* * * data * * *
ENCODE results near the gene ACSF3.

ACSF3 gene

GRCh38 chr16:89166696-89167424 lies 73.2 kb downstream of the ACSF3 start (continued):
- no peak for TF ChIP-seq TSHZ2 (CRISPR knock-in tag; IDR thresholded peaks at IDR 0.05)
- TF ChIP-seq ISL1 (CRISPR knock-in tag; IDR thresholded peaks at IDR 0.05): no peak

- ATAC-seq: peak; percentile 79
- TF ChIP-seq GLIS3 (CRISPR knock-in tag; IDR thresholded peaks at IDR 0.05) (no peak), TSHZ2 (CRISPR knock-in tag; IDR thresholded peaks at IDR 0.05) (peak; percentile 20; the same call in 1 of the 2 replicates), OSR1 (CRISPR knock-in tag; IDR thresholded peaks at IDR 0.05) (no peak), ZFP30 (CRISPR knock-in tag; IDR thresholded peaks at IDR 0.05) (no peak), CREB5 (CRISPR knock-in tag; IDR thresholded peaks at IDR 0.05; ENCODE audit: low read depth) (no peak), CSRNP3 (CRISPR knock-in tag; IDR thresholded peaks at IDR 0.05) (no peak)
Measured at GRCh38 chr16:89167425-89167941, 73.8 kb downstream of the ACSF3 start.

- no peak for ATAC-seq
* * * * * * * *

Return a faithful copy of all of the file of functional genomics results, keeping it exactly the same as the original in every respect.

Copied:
ENCODE results near the gene ACSF3.

ACSF3 gene

GRCh38 chr16:89166696-89167424 lies 73.2 kb downstream of the ACSF3 start (continued):
- no peak for TF ChIP-seq TSHZ2 (CRISPR knock-in tag; IDR thresholded peaks at IDR 0.05)
- TF ChIP-seq ISL1 (CRISPR knock-in tag; IDR thresholded peaks at IDR 0.05): no peak

- ATAC-seq: peak; percentile 79
- TF ChIP-seq GLIS3 (CRISPR knock-in tag; IDR thresholded peaks at IDR 0.05) (no peak), TSHZ2 (CRISPR knock-in tag; IDR thresholded peaks at IDR 0.05) (peak; percentile 20; the same call in 1 of the 2 replicates), OSR1 (CRISPR knock-in tag; IDR thresholded peaks at IDR 0.05) (no peak), ZFP30 (CRISPR knock-in tag; IDR thresholded peaks at IDR 0.05) (no peak), CREB5 (CRISPR knock-in tag; IDR thresholded peaks at IDR 0.05; ENCODE audit: low read depth) (no peak), CSRNP3 (CRISPR knock-in tag; IDR thresholded peaks at IDR 0.05) (no peak)
Measured at GRCh38 chr16:89167425-89167941, 73.8 kb downstream of the ACSF3 start.

- no peak for ATAC-seq